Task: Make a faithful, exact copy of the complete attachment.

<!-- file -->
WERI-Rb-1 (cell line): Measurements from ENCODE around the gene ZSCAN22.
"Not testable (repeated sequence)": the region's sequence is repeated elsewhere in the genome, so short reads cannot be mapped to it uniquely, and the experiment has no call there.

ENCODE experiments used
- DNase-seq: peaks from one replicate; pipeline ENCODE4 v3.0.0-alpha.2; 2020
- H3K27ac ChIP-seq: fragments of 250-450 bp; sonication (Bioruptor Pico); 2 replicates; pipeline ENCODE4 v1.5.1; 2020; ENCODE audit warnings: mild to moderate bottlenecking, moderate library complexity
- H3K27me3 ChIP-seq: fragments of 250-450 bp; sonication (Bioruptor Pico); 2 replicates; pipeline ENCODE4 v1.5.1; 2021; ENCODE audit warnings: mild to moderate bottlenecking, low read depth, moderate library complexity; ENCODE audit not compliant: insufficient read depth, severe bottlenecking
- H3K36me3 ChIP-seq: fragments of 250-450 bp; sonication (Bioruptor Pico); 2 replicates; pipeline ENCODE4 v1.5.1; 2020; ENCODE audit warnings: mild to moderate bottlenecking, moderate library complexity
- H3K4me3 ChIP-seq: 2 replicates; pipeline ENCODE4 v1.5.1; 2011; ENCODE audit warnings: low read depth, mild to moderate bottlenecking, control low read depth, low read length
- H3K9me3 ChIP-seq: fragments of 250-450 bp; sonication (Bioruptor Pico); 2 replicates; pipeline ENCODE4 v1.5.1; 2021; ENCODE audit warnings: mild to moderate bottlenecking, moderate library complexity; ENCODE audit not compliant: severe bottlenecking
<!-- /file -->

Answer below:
WERI-Rb-1 (cell line): Measurements from ENCODE around the gene ZSCAN22.
"Not testable (repeated sequence)": the region's sequence is repeated elsewhere in the genome, so short reads cannot be mapped to it uniquely, and the experiment has no call there.

ENCODE experiments used
- DNase-seq: peaks from one replicate; pipeline ENCODE4 v3.0.0-alpha.2; 2020
- H3K27ac ChIP-seq: fragments of 250-450 bp; sonication (Bioruptor Pico); 2 replicates; pipeline ENCODE4 v1.5.1; 2020; ENCODE audit warnings: mild to moderate bottlenecking, moderate library complexity
- H3K27me3 ChIP-seq: fragments of 250-450 bp; sonication (Bioruptor Pico); 2 replicates; pipeline ENCODE4 v1.5.1; 2021; ENCODE audit warnings: mild to moderate bottlenecking, low read depth, moderate library complexity; ENCODE audit not compliant: insufficient read depth, severe bottlenecking
- H3K36me3 ChIP-seq: fragments of 250-450 bp; sonication (Bioruptor Pico); 2 replicates; pipeline ENCODE4 v1.5.1; 2020; ENCODE audit warnings: mild to moderate bottlenecking, moderate library complexity
- H3K4me3 ChIP-seq: 2 replicates; pipeline ENCODE4 v1.5.1; 2011; ENCODE audit warnings: low read depth, mild to moderate bottlenecking, control low read depth, low read length
- H3K9me3 ChIP-seq: fragments of 250-450 bp; sonication (Bioruptor Pico); 2 replicates; pipeline ENCODE4 v1.5.1; 2021; ENCODE audit warnings: mild to moderate bottlenecking, moderate library complexity; ENCODE audit not compliant: severe bottlenecking